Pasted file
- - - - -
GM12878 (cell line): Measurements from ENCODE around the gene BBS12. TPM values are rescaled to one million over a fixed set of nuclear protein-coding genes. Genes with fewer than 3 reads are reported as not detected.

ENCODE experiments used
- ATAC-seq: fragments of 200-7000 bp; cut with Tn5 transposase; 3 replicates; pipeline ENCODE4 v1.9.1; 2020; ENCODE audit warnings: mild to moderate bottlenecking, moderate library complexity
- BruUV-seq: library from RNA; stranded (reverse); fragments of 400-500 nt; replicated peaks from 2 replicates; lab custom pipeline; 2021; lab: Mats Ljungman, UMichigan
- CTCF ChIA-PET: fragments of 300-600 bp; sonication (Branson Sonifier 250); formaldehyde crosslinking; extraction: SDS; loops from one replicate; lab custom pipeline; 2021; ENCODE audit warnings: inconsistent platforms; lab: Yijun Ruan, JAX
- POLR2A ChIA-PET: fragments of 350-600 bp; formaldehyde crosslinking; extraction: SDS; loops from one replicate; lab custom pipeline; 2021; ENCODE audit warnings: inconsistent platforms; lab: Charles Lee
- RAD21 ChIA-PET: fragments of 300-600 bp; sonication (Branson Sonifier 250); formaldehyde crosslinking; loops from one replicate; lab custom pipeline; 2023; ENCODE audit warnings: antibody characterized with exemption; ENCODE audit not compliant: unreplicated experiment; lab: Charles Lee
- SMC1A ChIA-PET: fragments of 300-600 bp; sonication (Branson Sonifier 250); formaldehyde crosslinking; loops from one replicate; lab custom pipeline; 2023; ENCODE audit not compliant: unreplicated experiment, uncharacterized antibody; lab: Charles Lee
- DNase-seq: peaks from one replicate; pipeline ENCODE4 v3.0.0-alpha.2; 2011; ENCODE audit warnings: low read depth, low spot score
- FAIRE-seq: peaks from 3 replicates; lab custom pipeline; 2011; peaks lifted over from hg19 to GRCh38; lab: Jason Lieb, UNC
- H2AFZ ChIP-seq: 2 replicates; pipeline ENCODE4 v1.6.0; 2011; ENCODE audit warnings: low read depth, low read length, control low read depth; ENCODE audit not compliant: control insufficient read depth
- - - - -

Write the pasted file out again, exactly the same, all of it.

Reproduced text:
GM12878 (cell line): Measurements from ENCODE around the gene BBS12. TPM values are rescaled to one million over a fixed set of nuclear protein-coding genes. Genes with fewer than 3 reads are reported as not detected.

ENCODE experiments used
- ATAC-seq: fragments of 200-7000 bp; cut with Tn5 transposase; 3 replicates; pipeline ENCODE4 v1.9.1; 2020; ENCODE audit warnings: mild to moderate bottlenecking, moderate library complexity
- BruUV-seq: library from RNA; stranded (reverse); fragments of 400-500 nt; replicated peaks from 2 replicates; lab custom pipeline; 2021; lab: Mats Ljungman, UMichigan
- CTCF ChIA-PET: fragments of 300-600 bp; sonication (Branson Sonifier 250); formaldehyde crosslinking; extraction: SDS; loops from one replicate; lab custom pipeline; 2021; ENCODE audit warnings: inconsistent platforms; lab: Yijun Ruan, JAX
- POLR2A ChIA-PET: fragments of 350-600 bp; formaldehyde crosslinking; extraction: SDS; loops from one replicate; lab custom pipeline; 2021; ENCODE audit warnings: inconsistent platforms; lab: Charles Lee
- RAD21 ChIA-PET: fragments of 300-600 bp; sonication (Branson Sonifier 250); formaldehyde crosslinking; loops from one replicate; lab custom pipeline; 2023; ENCODE audit warnings: antibody characterized with exemption; ENCODE audit not compliant: unreplicated experiment; lab: Charles Lee
- SMC1A ChIA-PET: fragments of 300-600 bp; sonication (Branson Sonifier 250); formaldehyde crosslinking; loops from one replicate; lab custom pipeline; 2023; ENCODE audit not compliant: unreplicated experiment, uncharacterized antibody; lab: Charles Lee
- DNase-seq: peaks from one replicate; pipeline ENCODE4 v3.0.0-alpha.2; 2011; ENCODE audit warnings: low read depth, low spot score
- FAIRE-seq: peaks from 3 replicates; lab custom pipeline; 2011; peaks lifted over from hg19 to GRCh38; lab: Jason Lieb, UNC
- H2AFZ ChIP-seq: 2 replicates; pipeline ENCODE4 v1.6.0; 2011; ENCODE audit warnings: low read depth, low read length, control low read depth; ENCODE audit not compliant: control insufficient read depth